Veteran Josh Walker of 101st Airborne questioned PTSD existence for six years before seeking treatment
Article by Ken Budd, courtesy of HumanAnimalBond.org
Before his dog Baxter changed his life, Josh Walker was suffering from night terrors. In 2005, Walker was deployed to Iraq as a cavalry scout in the 101st Airborne, enduring ambushes and firefights. The nightmares started when he returned home, along with hallucinations, fits of anger, and fear. He’d slam on the brakes when he was driving, thinking a roadside object was an IED. It took him six years to accept that he was suffering from PTSD, despite the concerns of his fiancé and family. But denial, he says, is common for many combat veterans.“If somebody I respect could accept it, maybe there was some truth to this PTSD thing.”
“If you’re suffering from PTSD, it means you weren’t strong enough.”
“You’re trained that if something is wrong with you—physically, mentally, spiritually, emotionally—then you’re worthless to the unit,” says Walker, 34. “So if you’re suffering from PTSD, your mentality is that you can’t admit it because it means you weren’t strong enough.”The well-meaning reactions of people at home can also be problematic. “People buy you drinks and pat you on the back and thank you for your service,” he says. “So for you to say, ‘I’m actually struggling really bad, I’m not sleeping, I’ve got anger issues, stress, depression’—it feels like it would devalue your contribution and sacrifice.”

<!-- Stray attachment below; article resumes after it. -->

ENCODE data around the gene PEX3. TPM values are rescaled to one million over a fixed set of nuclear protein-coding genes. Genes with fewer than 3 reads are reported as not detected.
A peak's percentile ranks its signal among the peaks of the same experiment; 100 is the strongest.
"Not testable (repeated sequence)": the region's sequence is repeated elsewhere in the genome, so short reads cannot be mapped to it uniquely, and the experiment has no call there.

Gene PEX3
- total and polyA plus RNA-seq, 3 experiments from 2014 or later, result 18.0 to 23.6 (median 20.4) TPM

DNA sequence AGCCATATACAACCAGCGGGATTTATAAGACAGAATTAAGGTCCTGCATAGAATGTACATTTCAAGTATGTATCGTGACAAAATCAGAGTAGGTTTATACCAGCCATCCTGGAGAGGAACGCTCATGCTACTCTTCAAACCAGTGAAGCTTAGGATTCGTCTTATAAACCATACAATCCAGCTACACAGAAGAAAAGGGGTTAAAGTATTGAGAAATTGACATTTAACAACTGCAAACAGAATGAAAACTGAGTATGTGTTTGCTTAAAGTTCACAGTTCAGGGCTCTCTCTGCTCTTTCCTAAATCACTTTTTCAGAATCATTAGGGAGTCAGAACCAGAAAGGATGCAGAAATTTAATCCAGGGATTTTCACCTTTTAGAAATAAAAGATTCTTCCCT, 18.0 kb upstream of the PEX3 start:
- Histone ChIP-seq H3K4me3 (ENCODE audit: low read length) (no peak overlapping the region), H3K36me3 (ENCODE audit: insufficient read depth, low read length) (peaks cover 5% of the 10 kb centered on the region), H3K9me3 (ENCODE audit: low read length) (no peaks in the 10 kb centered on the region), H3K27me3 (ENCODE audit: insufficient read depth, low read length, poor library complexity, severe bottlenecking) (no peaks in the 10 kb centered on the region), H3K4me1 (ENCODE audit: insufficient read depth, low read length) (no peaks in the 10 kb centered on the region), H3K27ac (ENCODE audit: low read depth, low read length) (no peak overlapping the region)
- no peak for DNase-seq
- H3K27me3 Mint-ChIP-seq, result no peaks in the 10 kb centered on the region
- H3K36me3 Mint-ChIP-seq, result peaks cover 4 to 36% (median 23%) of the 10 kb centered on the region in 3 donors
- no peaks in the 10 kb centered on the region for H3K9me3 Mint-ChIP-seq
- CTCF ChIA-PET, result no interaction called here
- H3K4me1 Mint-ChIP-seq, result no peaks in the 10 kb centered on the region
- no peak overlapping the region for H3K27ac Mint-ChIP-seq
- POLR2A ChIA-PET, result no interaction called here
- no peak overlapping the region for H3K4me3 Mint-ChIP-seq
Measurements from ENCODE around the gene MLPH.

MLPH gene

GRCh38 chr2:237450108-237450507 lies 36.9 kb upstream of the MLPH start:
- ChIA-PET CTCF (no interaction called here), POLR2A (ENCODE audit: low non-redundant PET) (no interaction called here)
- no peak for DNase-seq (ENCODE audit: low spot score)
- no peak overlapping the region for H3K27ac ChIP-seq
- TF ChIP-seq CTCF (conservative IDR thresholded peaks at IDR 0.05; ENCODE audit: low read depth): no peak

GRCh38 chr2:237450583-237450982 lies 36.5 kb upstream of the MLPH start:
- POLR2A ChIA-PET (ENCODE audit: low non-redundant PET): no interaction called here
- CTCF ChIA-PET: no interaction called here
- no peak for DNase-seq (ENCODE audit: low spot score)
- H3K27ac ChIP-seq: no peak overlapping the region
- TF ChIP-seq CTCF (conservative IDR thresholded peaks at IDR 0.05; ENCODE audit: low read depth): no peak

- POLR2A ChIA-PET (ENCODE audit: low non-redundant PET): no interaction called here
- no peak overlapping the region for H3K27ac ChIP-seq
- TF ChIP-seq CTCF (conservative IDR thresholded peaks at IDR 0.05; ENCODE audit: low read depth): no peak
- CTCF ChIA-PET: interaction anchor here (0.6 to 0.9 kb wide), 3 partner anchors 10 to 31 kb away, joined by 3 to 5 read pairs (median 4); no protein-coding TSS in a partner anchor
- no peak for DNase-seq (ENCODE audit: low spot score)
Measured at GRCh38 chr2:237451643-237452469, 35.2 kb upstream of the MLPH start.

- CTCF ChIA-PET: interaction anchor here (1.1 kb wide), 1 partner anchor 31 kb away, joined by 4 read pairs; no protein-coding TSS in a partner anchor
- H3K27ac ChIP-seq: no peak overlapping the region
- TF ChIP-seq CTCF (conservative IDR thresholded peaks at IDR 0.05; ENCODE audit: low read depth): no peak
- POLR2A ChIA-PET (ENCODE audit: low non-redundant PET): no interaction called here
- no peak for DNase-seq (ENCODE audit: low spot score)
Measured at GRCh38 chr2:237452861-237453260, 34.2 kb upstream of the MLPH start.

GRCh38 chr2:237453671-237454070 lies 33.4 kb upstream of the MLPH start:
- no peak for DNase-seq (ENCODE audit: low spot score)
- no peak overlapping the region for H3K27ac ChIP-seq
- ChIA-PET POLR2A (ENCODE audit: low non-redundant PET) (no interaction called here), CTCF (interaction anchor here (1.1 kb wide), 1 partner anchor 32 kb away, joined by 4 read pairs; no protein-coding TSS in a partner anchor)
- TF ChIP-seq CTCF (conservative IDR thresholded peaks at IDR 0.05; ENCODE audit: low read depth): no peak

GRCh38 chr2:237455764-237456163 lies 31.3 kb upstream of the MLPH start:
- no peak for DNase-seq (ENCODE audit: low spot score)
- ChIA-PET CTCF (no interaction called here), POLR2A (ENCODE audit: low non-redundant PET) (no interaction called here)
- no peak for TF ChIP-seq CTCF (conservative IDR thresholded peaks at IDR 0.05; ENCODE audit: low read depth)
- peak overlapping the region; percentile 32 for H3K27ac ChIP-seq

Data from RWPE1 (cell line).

His attitude finally changed when he read a blog by a Special Forces combat veteran about his service dog and his experiences with PTSD. “I thought, ‘If somebody I respect could accept it, maybe there was some truth to this PTSD thing.’” He eventually entered a pilot program at West Virginia University—where he was taking classes—for PTSD service dog training. That’s how he met Baxter, the Golden Retriever who changed his life.